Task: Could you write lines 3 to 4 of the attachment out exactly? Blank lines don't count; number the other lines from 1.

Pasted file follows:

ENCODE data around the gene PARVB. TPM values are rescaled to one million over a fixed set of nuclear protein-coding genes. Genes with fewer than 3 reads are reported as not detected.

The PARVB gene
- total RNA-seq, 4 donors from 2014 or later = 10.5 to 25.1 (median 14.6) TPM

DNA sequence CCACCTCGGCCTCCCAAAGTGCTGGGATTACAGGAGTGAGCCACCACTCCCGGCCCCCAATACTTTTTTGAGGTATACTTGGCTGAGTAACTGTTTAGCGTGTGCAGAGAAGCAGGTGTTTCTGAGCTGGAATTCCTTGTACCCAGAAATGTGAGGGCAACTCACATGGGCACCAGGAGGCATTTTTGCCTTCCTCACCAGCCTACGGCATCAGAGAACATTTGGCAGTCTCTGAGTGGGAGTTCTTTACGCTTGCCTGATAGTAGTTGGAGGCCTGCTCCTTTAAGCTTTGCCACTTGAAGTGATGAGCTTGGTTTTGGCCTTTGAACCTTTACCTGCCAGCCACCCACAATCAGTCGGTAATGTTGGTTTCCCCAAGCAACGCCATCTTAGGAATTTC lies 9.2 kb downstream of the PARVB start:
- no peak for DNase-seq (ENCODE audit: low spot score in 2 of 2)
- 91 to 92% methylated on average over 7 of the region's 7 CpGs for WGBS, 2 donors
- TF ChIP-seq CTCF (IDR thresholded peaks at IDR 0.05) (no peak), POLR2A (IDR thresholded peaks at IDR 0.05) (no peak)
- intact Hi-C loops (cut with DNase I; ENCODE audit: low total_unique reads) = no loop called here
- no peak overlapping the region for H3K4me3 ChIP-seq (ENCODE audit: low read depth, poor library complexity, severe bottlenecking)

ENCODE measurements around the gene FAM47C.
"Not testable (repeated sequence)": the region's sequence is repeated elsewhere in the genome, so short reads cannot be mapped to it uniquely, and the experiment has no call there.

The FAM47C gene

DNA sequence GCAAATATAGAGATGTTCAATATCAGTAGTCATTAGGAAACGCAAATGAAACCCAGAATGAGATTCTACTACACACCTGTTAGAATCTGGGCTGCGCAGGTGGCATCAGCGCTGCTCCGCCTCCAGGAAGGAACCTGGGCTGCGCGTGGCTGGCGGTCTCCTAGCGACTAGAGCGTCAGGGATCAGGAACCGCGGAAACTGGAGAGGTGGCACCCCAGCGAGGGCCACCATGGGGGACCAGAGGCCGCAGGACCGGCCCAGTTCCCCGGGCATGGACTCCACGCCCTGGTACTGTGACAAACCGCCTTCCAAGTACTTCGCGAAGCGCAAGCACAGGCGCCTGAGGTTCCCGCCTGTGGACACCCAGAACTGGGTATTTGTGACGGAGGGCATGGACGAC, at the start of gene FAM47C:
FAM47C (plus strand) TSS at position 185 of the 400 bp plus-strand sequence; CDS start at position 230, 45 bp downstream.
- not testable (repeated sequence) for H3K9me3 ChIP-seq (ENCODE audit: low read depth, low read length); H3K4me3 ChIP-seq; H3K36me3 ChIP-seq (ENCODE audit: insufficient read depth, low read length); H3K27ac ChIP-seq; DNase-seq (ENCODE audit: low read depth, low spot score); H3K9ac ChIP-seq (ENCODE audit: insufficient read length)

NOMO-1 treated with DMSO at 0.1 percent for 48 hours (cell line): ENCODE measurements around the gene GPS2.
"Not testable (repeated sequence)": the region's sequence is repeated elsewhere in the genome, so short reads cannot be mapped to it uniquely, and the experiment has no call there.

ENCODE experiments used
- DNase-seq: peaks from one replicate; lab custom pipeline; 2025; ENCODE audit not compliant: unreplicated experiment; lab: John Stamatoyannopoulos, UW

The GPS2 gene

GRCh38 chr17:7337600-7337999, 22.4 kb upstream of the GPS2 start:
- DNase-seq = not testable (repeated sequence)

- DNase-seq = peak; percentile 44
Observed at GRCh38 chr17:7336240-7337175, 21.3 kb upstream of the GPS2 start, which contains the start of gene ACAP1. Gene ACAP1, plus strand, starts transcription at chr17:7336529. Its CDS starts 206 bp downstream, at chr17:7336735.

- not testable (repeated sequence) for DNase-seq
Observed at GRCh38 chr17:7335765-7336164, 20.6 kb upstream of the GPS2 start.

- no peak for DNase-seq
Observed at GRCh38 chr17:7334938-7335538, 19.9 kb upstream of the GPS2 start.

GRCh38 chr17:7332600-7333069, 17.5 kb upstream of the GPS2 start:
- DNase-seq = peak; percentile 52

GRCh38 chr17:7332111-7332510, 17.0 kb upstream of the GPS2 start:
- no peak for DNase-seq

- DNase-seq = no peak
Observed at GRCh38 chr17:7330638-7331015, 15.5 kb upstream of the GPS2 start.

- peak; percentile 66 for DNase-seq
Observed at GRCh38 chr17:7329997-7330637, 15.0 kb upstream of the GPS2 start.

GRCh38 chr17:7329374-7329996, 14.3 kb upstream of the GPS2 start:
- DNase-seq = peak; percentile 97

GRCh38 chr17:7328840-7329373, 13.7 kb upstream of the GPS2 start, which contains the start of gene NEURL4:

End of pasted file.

- total RNA-seq, 4 donors from 2014 or later = 10.5 to 25.1 (median 14.6) TPM

DNA sequence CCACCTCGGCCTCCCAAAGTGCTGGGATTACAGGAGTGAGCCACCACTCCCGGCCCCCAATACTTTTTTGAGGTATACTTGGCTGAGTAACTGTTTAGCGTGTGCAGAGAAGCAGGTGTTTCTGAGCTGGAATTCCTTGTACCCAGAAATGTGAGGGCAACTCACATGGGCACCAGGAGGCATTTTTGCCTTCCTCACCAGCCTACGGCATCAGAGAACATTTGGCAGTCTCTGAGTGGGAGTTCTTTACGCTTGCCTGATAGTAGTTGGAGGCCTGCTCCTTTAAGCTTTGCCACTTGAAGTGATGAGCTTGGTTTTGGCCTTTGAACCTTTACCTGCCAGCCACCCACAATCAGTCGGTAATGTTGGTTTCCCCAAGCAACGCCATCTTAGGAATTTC lies 9.2 kb downstream of the PARVB start: